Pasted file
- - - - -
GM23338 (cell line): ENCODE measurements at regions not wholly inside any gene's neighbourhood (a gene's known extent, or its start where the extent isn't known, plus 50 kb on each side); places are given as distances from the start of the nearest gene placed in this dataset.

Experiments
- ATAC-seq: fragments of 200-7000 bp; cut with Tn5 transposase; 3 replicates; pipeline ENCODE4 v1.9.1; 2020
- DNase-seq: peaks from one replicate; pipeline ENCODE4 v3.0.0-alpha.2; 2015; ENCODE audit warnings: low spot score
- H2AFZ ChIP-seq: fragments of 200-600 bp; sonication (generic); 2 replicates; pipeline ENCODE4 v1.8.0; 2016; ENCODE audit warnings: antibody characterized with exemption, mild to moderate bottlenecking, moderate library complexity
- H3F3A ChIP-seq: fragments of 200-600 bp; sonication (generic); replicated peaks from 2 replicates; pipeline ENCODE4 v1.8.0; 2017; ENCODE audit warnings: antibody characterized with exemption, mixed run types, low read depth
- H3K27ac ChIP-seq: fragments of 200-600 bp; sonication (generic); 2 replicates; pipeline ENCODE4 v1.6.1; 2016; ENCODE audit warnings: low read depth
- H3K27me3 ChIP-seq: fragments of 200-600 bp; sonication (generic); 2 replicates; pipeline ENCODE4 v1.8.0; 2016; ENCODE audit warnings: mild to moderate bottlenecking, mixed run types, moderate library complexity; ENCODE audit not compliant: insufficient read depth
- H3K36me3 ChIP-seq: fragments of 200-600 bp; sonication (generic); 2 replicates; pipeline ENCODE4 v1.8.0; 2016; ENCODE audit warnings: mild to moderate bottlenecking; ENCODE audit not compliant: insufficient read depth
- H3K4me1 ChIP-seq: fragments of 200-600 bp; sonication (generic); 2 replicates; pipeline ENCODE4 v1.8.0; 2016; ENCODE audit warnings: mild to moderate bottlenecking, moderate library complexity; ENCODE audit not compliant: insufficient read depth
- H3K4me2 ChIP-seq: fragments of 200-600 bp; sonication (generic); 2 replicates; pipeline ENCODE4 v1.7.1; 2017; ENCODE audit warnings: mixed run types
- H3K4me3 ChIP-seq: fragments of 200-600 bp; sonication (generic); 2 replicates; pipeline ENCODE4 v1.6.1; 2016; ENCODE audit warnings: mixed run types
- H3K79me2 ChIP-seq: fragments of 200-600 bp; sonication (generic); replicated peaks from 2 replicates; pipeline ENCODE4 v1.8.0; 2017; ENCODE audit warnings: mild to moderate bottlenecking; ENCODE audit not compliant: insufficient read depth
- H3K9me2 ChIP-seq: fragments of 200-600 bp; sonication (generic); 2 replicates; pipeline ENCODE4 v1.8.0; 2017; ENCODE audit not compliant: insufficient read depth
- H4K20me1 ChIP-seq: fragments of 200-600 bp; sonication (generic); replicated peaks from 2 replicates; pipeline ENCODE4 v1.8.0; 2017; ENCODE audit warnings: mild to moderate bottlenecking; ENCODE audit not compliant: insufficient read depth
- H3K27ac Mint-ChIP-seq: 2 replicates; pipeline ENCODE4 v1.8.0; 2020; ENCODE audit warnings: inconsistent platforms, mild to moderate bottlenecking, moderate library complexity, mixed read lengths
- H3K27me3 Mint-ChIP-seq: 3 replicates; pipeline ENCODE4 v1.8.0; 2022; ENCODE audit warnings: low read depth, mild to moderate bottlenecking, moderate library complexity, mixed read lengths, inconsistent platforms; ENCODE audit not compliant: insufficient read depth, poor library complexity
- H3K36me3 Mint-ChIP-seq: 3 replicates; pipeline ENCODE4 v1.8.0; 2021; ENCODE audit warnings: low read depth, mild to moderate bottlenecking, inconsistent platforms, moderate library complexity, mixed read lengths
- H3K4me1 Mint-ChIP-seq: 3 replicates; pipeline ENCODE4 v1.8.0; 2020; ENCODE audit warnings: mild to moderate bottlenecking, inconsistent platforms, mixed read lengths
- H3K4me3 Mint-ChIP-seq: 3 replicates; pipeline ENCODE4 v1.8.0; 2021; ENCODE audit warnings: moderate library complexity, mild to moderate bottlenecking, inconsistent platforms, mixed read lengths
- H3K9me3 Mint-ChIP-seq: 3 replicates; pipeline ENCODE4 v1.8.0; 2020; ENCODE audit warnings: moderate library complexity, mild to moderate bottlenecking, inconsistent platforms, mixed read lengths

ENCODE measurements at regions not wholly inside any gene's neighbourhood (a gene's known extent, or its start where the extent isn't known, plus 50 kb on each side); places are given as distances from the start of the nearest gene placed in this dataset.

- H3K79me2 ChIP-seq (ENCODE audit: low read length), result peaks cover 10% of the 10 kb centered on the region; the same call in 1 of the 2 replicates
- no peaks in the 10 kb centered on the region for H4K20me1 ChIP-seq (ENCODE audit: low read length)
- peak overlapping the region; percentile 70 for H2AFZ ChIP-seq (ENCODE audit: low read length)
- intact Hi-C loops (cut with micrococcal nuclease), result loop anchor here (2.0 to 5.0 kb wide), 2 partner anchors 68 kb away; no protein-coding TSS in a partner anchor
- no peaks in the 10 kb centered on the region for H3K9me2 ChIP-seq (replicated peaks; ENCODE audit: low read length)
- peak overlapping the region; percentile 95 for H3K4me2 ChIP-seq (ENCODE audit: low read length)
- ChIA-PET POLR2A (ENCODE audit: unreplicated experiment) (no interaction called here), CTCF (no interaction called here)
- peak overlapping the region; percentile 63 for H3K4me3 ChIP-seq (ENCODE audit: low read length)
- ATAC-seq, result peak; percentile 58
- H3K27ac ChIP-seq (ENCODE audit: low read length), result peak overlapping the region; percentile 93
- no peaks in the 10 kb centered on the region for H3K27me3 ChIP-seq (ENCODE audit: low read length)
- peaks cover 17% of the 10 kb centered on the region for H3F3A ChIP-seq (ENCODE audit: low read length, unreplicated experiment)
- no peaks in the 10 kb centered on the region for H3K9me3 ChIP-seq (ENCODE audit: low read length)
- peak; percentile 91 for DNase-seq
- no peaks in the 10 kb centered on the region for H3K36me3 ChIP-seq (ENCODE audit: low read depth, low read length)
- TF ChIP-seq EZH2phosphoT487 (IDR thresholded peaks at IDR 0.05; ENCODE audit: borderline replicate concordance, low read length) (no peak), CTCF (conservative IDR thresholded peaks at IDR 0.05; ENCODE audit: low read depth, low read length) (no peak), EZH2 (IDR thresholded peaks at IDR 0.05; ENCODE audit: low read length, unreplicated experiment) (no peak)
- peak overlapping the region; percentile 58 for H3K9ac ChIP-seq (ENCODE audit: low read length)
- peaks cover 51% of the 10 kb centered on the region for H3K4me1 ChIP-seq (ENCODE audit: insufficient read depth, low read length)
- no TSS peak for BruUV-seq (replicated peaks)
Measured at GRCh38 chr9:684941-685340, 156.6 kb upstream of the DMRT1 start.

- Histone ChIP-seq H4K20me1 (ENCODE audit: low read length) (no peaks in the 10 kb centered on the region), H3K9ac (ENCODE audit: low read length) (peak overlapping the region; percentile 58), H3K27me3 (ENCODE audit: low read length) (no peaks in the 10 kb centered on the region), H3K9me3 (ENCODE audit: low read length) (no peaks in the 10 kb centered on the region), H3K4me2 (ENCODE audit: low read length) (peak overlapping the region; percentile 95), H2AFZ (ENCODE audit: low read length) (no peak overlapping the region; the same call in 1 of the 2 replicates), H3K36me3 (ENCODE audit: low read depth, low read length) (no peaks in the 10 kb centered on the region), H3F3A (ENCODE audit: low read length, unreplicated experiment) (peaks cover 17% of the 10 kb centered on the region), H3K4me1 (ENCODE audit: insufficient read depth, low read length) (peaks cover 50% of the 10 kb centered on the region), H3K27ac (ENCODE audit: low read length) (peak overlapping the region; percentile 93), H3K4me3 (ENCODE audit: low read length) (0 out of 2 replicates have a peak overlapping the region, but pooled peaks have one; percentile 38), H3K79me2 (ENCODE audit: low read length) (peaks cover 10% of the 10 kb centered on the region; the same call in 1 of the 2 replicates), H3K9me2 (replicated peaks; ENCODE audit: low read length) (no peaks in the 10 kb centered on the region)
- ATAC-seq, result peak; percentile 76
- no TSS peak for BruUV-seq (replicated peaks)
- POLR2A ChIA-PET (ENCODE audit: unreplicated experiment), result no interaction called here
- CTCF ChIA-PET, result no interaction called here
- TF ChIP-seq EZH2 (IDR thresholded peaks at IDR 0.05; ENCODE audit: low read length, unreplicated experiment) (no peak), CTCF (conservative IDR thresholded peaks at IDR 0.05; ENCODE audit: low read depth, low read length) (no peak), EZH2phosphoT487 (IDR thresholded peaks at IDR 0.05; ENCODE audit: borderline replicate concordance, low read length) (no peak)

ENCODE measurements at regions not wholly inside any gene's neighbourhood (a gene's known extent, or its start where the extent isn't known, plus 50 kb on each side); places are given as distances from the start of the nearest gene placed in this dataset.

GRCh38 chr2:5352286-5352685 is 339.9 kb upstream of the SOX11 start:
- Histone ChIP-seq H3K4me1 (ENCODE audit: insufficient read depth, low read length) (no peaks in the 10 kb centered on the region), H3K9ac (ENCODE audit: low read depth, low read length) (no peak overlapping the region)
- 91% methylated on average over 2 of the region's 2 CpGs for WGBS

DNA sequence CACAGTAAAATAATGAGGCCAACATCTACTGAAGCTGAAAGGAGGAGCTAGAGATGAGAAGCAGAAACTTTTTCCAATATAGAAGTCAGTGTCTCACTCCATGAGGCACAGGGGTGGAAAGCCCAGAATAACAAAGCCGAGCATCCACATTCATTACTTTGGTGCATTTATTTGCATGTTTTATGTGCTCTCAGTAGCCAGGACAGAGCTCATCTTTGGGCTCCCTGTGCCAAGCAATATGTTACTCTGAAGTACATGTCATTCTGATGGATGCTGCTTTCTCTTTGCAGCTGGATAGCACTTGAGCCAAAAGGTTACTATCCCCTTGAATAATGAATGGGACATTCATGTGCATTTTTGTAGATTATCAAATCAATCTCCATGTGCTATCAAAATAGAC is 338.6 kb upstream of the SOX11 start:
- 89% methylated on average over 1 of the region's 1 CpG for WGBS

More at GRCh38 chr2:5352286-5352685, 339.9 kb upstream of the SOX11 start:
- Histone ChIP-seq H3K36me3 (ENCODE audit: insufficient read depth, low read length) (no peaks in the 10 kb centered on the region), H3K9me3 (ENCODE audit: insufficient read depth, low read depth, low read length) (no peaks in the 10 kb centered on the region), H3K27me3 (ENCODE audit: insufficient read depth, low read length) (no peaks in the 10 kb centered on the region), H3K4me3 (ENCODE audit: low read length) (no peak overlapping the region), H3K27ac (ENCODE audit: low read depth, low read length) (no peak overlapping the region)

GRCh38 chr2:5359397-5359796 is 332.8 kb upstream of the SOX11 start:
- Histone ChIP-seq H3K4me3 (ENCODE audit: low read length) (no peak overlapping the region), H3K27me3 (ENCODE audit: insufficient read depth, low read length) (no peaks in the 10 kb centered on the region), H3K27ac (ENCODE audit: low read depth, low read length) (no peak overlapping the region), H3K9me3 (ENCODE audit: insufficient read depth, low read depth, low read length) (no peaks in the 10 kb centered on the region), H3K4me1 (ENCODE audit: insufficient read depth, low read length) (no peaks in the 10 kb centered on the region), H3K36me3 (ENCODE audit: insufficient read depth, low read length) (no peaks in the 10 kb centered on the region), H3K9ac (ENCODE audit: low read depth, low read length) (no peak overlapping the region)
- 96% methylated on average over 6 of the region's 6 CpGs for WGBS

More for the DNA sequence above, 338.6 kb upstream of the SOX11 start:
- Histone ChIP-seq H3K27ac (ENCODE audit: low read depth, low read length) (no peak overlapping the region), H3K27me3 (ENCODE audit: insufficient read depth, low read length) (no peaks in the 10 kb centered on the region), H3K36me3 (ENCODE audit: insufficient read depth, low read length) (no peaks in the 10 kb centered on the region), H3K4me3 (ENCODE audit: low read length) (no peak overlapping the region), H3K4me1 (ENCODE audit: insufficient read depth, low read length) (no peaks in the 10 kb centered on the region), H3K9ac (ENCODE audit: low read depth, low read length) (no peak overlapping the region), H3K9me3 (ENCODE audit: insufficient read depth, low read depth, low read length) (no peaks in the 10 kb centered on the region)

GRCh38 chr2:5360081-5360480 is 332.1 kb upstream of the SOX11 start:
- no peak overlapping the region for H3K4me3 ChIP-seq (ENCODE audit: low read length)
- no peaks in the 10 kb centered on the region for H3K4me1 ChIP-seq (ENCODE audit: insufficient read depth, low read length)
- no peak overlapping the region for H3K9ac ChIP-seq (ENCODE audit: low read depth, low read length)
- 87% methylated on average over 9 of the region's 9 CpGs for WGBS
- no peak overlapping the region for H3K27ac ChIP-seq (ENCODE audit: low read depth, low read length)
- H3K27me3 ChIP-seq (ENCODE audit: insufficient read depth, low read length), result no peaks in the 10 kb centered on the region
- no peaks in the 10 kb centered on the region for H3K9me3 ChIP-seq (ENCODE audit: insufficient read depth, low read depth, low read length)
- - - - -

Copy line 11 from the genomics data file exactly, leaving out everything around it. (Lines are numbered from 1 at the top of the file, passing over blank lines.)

- H3K4me2 ChIP-seq: fragments of 200-600 bp; sonication (generic); 2 replicates; pipeline ENCODE4 v1.7.1; 2017; ENCODE audit warnings: mixed run types